Nader, Democratic thorn, digs in
Nader is now on 34 state ballots.
Friday, October 15, 2004
THE NEW YORK TIMES
WASHINGTON -- With less than three weeks before the election, Ralph Nader is emerging as just the kind of threat that Democrats feared, with the potential to tip the balance in up to nine states where President Bush and Sen. John Kerry are running neck and neck.
Despite a concerted effort by Democrats to derail his independent presidential candidacy, as well as being struck off the Pennsylvania ballot on Wednesday, the consumer advocate is on the ballots in nearly three dozen states. Polls show that he could influence the outcome in nine of them by drawing support from Kerry: Colorado, Florida, Iowa, Maine, Minnesota, Nevada, New Hampshire, New Mexico and Wisconsin.
Moreover, six of these states -- Maine, Colorado, Minnesota, New Hampshire, Wisconsin and New Mexico -- were among the top 20 where Nader drew his strongest support in 2000. If the vote for Bush and Kerry is as evenly divided as the polls suggest, the electoral votes in any one of these states could determine who becomes president.
Nader reiterated this week that he had no intention of getting out of the race. He said no one from the Kerry campaign or the Democratic National Committee was pressing him behind the scenes to get out, and he said he thought Kerry would not make a good president anyway.
"He's not his own man," Nader said in a telephone interview Tuesday from California. "Because he takes the liberals for granted, he's allowing Bush to pull him in his direction. It doesn't show much for his character."
That is a change in Nader's tune from May, when he met Kerry at his campaign headquarters and afterward praised him as "very presidential." Kerry did not ask him to withdraw then, but now the party is in a full-throated plea, with its chairman, Terry McAuliffe, saying yesterday that Nader should "end the charade" of a campaign being kept afloat by "corporate backers."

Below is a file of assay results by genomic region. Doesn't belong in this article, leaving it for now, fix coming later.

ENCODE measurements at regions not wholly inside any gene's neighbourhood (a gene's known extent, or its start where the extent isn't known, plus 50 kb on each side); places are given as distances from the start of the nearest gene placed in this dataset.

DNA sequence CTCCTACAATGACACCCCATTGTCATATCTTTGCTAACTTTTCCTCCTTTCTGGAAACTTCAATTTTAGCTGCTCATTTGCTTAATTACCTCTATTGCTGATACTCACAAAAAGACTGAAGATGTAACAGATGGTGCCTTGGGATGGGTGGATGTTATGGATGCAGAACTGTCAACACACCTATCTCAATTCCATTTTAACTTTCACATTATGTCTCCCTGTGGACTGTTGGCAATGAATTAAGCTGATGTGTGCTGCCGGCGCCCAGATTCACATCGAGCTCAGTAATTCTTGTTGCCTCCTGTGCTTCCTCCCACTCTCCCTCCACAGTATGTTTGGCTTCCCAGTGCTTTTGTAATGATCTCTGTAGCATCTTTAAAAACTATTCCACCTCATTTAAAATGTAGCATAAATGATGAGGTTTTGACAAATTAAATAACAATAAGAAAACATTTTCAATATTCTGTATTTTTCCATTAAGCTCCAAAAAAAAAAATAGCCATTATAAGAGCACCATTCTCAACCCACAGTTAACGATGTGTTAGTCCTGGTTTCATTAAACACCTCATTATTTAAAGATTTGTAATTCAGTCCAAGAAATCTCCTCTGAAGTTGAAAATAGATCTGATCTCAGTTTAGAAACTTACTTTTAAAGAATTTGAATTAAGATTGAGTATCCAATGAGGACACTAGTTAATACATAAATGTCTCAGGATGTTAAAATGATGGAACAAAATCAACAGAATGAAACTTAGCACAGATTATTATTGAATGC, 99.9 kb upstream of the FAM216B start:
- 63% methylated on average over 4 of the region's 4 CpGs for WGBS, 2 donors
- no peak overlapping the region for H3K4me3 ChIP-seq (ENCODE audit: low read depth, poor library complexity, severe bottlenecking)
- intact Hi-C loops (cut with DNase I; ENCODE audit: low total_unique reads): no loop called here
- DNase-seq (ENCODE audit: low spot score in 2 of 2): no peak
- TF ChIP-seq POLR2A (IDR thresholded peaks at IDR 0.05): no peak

While Nader's support is negligible in much of the country, and scant in some of these nine states, even a tiny Nader vote could make a difference, as it did in Florida and New Hampshire in 2000.
Democrats belittle Nader's efforts, portraying his campaign as a rag-tag version of its former self, with Nader's appearances limited to easy-to-book venues such as college campuses. But they acknowledge that he could make a difference, and even Kerry has adjusted his stump speech in part to try to appeal to potential Nader voters, who tend to loathe corporate America and fiercely oppose the war in Iraq.
Kerry now casts Bush as a tool of rich and powerful "special interests" and he has sharpened his critique of Bush's handling of Iraq.
Several Democratic and left-leaning groups sprang up this year to try to keep Nader off the ballot in the swing states, fearing that he could siphon votes from Kerry as he did from Al Gore in 2000.
In Florida that year, Nader won just 1.6 percent of the vote. But that accounted for 97,488 votes, and Bush beat Gore there by just 537 votes.
In 2000, Nader won 2.7 percent of the vote nationally. Pollsters say that this year, Nader's national support has dwindled from a peak of 5 percent in May to about 1.5 percent now, but in some states it is more.
This year in Iowa, for example, the average of the latest polls shows Kerry with 47.5 percent of the vote, Bush with 46.6 and Nader with 4 percent.
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